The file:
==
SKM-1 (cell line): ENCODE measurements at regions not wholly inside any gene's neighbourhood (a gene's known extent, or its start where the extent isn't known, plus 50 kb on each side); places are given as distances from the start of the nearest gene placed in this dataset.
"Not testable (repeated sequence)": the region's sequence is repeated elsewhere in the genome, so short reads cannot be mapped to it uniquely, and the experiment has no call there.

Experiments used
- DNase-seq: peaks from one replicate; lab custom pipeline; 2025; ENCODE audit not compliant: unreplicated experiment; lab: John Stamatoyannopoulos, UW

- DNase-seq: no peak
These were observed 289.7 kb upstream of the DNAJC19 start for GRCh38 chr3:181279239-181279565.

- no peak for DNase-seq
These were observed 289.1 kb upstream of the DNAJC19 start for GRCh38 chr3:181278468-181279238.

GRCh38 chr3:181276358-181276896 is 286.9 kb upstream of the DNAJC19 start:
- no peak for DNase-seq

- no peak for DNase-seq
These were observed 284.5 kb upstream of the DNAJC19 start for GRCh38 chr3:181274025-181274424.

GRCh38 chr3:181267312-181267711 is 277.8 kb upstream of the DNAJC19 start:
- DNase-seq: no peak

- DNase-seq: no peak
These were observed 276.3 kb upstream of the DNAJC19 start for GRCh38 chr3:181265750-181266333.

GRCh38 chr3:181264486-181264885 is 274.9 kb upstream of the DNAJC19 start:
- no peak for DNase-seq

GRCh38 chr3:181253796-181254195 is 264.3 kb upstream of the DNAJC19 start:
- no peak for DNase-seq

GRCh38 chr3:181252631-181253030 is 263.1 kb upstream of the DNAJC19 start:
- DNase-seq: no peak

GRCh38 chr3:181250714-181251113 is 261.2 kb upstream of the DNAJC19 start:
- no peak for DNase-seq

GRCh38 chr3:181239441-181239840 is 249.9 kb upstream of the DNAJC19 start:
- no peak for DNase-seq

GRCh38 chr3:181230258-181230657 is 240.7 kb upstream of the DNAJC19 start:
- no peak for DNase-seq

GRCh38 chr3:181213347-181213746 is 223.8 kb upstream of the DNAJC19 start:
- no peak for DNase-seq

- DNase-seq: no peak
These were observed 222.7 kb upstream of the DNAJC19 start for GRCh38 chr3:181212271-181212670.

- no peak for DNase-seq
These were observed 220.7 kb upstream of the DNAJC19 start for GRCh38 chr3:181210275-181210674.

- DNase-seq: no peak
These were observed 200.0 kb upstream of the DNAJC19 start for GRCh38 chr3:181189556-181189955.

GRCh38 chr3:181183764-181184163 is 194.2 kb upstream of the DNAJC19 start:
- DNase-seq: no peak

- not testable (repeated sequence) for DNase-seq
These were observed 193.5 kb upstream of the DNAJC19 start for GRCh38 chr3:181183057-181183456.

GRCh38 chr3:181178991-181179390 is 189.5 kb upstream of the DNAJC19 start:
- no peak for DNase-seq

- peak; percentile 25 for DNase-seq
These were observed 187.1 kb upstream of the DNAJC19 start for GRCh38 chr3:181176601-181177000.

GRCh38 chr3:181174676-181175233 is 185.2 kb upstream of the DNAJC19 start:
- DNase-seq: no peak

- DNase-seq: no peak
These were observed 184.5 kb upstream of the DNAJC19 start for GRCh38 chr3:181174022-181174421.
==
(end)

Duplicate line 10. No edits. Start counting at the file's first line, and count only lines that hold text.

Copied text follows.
- no peak for DNase-seq